A GEM of a Recipe From the Depression Era!

I get a great newsletter every week from The Old Farmer’s Almanac. Their latest issue had a fascinating article on tomato cake.

Have you ever had the pleasure of tasting tomato cake? I haven’t; actually, I’d never even heard of it. If your answer is also “no,” this is understandable. In fact, there’s a good chance that you’ve never even heard of it either. Unlike its more popular carrot-based cousin, tomato cake isn’t a typical go-to treat.

This is a shame, really, as tomato cake is an example of old timey ingenuity that Americans are so famous for. When times get tough, we adapt, cope, and make do.

According to the folks at The Old Farmer’s Almanac, recipes for tomato cake began to pop up in the early 1930s, during The Great Depression, and then gained in popularity again during World War II. During both of these historical periods, ingredients were in short supply, so those tough home bakers (likely your grandma and mine, too) adapted, coped, and made do!

Original recipes used ever-present canned tomato soup, which eliminated the need for fresh tomatoes, and greatly minimized the amount of eggs and butter or spices needed (which were commonly scarce at the time). The result was a decadent, lightly spiced cake that tasted nothing like canned soup! And over time, clever home bakers who didn’t have canned tomato soup around, but who had a garden figured out how to substitute fresh tomatoes for the soup.

It’s sort of amazing what can happen, whether out of necessity or creativity, when we let go of how things should be and allow ourselves to think “outside the box.” And that was the Almanac’s challenge to us for this week: To REPURPOSE (give new life to an old thing). In other words, to make do by using what we have on hand. And, of course, in the process, maybe don’t always follow the recipe—adapt. (We’ve all done that, and have had some pretty great results, right?)

I’ll close with The Old Farmer’s Almanac recipe for this creative and delicious cake. You’ll note that it uses fresh tomatoes (instead of the above-mentioned canned soup), which should be easy to find right now at farmers’ markets or in your own garden!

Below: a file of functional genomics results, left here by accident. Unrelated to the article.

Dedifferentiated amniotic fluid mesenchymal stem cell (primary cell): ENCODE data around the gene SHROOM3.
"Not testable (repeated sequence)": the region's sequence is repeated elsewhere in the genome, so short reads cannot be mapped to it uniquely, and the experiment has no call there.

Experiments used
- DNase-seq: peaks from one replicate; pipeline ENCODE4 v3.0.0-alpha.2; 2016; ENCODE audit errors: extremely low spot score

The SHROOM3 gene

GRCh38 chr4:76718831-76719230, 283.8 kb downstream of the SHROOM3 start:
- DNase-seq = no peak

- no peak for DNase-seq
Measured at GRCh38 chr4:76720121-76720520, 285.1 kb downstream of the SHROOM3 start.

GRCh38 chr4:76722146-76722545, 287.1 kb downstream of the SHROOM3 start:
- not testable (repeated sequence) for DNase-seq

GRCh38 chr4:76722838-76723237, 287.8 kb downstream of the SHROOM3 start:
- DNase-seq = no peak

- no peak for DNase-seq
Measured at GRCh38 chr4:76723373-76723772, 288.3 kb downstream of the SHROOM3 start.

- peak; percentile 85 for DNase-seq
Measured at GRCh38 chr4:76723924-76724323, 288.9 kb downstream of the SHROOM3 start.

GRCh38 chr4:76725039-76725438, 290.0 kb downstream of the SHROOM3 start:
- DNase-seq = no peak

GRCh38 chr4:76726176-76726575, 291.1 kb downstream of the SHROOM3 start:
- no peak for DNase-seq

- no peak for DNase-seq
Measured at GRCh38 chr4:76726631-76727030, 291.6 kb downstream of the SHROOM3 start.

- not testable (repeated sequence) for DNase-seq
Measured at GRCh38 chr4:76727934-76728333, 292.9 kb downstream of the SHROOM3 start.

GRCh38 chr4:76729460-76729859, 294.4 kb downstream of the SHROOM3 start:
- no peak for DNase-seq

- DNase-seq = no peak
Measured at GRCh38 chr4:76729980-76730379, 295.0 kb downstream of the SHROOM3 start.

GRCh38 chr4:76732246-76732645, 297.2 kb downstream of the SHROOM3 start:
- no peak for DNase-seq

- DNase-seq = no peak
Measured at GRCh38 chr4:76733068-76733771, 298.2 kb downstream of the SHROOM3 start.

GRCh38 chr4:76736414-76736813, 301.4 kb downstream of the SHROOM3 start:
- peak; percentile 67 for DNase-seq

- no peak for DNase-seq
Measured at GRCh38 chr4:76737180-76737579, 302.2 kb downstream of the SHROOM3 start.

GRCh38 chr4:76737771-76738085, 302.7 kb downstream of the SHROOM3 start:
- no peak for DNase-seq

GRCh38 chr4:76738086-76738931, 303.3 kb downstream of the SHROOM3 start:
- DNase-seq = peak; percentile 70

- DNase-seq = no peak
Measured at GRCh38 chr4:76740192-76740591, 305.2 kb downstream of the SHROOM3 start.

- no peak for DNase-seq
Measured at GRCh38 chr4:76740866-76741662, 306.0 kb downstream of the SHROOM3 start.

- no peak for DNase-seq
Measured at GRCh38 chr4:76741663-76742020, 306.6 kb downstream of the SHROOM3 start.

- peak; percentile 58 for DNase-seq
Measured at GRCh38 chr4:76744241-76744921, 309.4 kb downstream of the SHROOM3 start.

The amount of tomatoes you’ll need depends a bit on the size of your tomatoes and how juicy they might be. I used two large slicing tomatoes (about 1pound weight in total). Overall, the fresh tomatoes yield about 2 cups of tomato liquid. Draw on your experience at cake-making to judge the consistency of your batter. If it’s a bit thick, you may need to add a little milk (one tablespoon at a time).

You can peel the tomatoes if you like, but it’s not necessary as the tomato skins are blended completely, and any remaining bits melt into the cake as it bakes.

The recipe does say to remove the seeds, however. Why seed a tomato? Tomato seeds and their surrounding gel contain a lot of liquid. Also, during the seeding process, you can also get rid of the tough, white, flavorless parts attached to the core. Most of a tomato’s flavor resides in the red fleshy part, not the seeds and their gel.

My preferred method for tomato seeding (which I learned from the blog of food enthusiast, Tori Avey) is as follows:

Place your tomato on a cutting board, stem side facing up.

Roll the tomato sideways so the stem faces to the right, and cut the tomato down the center "equator" line into two halves.

Use a quarter teaspoon to scoop the tomato seeds and the tough white core out of the four seed cavities. (I often save the seeds, core, and gel and add this to a pot of soup or stew.)

Finally, rest assured your cake will NOT taste like tomatoes. The citric acid in the tomatoes helps to balance the sweetness in the cake, enhances the spices, and produces a moist cake, similar in texture to beloved carrot cake. I’m excited for those of you that’ve never had this, to try it!

Fresh Tomato Cake with Cream Cheese Frosting


1 cup dark brown sugar
1/2 cup butter
2 eggs
3 cups all-purpose flour
2 teaspoons baking powder
1 teaspoon baking soda
1 teaspoon ground nutmeg
1 teaspoon salt
2 cups peeled, seeded, and chopped ripe tomatoes
1/2 cup chopped walnuts or pecans
1/2 cup chopped dates
1/2 cup raisins
1/2 cup butter softened
1 (8-ounce) package cream cheese softened
2 teaspoons vanilla extract
1 (1-pound) package powdered sugar
milk as needed

1. Preheat the oven to 350 F.
2. Grease and flour a 13x9-inch baking pan.
3. In a large bowl, combine the sugar and shortening and mix until creamy.
4. Add the eggs, beating after each.
5. In a separate bowl, combine the flour, baking powder, baking soda, nutmeg, and salt.
6. Sift the dry ingredients into the creamed mixture and stir to blend.
7. Add the tomatoes, nuts, dates, and raisins and stir thoroughly.
8. Pour the batter into the prepared pan.
9. Bake for 35 minutes, or until a toothpick inserted into the center comes out clean. Cool.

In a large bowl, combine the butter, cream cheese, and vanilla and mix until creamy. Gradually beat in the sugar. If the mixture becomes too thick, add a little milk. Frost when the cake is cool.

Recipe formatted with the Cook'n Recipe Software from DVO Enterprises.

Add Recipe to Cook'n

  •   www.newengland.com
  •   www.pinterest.com
  •   www.pixabay.com
  •   www.toriavey.com
  •   www.12tomatoes.com

  •     Alice Osborne
        Weekly Newsletter Contributor since 2006
        Email the author! alice@dvo.com

    Subscribe to Cook'n Premium and get newsletter articles like this each week!

    blog comments powered by Disqus